If you are to believe Britain’s tabloid media, there is absolutely nothing to watch on television at Christmas but repeats. Repeats, repeats, repeats, year after year. Even Her Majesty is said to be sick of the repeats. With that in mind, here are a few alternative choices of what to watch on DVD to keep one amused over the festive break …[/nextpage] [nextpage title=”Next”]
Legendary “toolman” Tim Allen – best known these days as spaceman Buzz Lightyear in the Toy Story films – plays Scott Calvin / Santa Claus in this rather amusing Disney trilogy that’s become a bit of a Christmas staple. In The Santa Clause, divorced dad Calvin accidentally kills the real Santa on Christmas Eve and has to replace him. The sequel sees Calvin forced to find a wife – the “Mrs Clause” – by Christmas Eve or else he’ll lose the Santa gig. And in The Santa Clause 3: The Escape Clause, Martin Short’s Jack Frost tries to hijack Christmas for himself. The first film is easily the best, but all three are good fun for the whole family.[/nextpage] [nextpage title=”Next”]
Yes, the BBC is bound to be showing a Pixar film or two over Christmas. But what if you want to watch ALL of them over the holidays? Well, this collection (and be sure to get it on Blu-ray) will give you ALL of Pixar’s films up to and including Monsters University. Yup, that’s all three Toy Storys, both Cars, Finding Nemo, Brave, Up and more – as well as BOTH Pixar Short Films Collections. It may sound a little cliched, but there truly is hours of joy here for the whole family.[/nextpage] [nextpage title=”Next”]
If the Star Wars Blu-ray boxset had been around when the format arrived, every home in the country would now have a Blu-ray player. But now George Lucas’s classic sci-fi saga is available in high-definition. It’s a tale that needs no introduction, full of good guys, bad guys, aliens, space battles, a wheezy villain, great special effects and some ropey dialogue. And the awful awful Jar Jar Binks. Although the newer, “prequel” films in this six-movie collection have their critics (and are loathed by most serious film critics), Attack of the Clones and Revenge of the Sith really benefit from the upgrade to Blu-ray as they were shot digitally, and look glorious. Just a shame that the stories and dialogue are such rubbish. Still, as we all know, the original trilogy is where the magic truly lies, and the adventures of Luke, Han, Chewie and Leia look the best they ever have outside of the local multiplex.[/nextpage] [nextpage title=”Next”]
The Wire is – if certain writers for The Guardian are to be believed – The Best TV Show Ever Made (they clearly never watched Gilligan’s Island). This critically-acclaimed drama series looks at the narcotics scene in Baltimore through the eyes of law enforcers as well as the drug dealers and users. The show was created by former police reporter David Simon, who also wrote many of the episodes. This is the full five-season collection – perfect to really get your teeth into.[/nextpage] [nextpage title=”Next”]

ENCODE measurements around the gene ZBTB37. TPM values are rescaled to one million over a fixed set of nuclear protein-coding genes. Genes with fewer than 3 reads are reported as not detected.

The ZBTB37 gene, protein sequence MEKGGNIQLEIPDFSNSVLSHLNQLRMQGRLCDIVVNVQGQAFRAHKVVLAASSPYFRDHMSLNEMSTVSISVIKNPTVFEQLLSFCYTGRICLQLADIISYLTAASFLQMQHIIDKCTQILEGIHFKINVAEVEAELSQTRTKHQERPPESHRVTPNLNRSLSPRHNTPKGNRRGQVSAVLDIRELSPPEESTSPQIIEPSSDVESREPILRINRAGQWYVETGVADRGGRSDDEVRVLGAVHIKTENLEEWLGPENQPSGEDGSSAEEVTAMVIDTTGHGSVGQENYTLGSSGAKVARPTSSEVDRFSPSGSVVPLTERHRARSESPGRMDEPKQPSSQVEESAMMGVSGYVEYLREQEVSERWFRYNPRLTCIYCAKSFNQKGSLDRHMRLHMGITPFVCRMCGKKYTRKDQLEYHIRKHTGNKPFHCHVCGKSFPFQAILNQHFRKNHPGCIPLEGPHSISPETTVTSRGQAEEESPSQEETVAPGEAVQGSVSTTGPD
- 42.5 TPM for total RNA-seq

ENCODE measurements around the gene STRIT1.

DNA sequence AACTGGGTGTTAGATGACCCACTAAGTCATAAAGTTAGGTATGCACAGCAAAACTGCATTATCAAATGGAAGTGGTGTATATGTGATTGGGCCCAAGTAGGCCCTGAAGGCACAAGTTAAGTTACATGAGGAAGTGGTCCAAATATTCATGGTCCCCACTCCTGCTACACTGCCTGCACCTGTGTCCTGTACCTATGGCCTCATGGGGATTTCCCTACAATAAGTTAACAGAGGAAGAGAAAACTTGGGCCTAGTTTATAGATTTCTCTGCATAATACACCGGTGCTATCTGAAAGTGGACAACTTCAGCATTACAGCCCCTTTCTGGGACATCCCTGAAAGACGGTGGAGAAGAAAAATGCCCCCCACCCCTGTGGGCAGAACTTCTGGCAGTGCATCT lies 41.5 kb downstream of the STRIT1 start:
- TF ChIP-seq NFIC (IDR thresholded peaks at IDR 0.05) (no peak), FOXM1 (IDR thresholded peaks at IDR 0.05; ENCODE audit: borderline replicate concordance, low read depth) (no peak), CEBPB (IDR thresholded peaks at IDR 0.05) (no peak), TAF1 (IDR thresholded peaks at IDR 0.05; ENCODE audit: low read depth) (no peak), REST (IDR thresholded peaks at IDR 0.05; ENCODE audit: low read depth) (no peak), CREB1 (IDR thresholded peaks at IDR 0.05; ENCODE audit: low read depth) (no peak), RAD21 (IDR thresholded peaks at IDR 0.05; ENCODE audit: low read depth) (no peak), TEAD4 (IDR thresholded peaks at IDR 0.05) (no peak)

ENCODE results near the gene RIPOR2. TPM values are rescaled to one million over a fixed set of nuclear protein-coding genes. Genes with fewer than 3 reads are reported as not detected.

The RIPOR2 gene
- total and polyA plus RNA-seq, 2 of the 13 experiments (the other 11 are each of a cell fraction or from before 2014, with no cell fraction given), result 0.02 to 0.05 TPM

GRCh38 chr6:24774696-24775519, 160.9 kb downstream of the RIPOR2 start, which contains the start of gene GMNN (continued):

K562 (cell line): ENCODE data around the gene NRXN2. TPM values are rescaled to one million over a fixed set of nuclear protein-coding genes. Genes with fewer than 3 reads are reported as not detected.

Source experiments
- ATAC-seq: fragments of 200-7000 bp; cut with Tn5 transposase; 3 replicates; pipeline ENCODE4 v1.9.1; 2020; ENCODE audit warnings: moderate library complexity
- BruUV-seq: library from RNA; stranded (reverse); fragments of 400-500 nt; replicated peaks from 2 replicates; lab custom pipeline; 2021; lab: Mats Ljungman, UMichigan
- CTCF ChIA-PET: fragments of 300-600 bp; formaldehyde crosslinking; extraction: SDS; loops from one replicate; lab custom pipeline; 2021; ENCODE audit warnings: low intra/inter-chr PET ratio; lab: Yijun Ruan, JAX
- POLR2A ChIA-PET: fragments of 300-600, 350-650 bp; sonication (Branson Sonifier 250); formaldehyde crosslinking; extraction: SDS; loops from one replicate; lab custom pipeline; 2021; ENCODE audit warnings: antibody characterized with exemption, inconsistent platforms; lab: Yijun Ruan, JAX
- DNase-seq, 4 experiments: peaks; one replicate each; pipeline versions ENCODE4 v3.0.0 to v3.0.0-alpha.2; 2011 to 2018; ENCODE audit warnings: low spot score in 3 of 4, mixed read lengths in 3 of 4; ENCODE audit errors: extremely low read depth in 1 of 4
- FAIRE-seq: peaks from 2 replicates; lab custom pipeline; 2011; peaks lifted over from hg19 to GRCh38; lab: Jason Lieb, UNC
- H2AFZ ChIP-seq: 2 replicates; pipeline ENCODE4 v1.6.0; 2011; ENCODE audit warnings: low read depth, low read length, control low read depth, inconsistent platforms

Who better to spend the holiday season with than a serial killer? Dark, daring, dangerous and utterly delightful, Dexter is probably the best US drama to come along since The Sopranos. It’s the absorbing tale of your friendly neighbourhood killer who just happens to have a day job as a blood spatter analyst in the forensics department of the Miami police force. And if you like your humour blacker-than-black, then you’ve come to the right place.
Of course, Dexter Morgan (perfectly portrayed by Michael C Hall) doesn’t just kill anyone. Oh no, he was raised properly by his policeman foster father Harry. To quiet the bloodlust within (which Dexter refers to as his “dark passenger”) our hero only slaughters those who deserve to die — murderers, paedophiles and other scum who fall between the cracks of the justice system. The rest of his colleagues, including police officer foster sister Debra, have no inkling of Dexter’s night-time hobby.As Dexter himself informs us in the show’s signature voiceover: “I don’t know what made me the way I am, but whatever it was left a hollow place inside. People fake a lot of human interactions, but I feel like I fake them all. And I fake them very well. And that’s my burden, I guess.”[/nextpage] [nextpage title=”Next”]
A new year, a new Doctor – the 12th in the show’s 50-year history (or the 13th, if you count John Hurt’s War Doctor). Peter Capaldi took over from Matt Smith and breathed fresh life into the character, with a wiser, more enigmatic but somewhat blunter take on the 2000-year-old Time Lord from Gallifrey. This series of Doctor Who was a marvellous debut for Capaldi’s Doctor, with some terrific stories – the series opener Deep Breath (directed by horror stalwart Ben Wheatley), Mummy on the Orient Express and Flatline, to name but three. And Capaldi has been well matched in the acting stakes by Jenna Coleman as his travelling companion Clara. This set is ideal for catching up if you missed the shows when they were broadcast, or giving them a timely rewatch before this week’s Christmas Special.[/nextpage]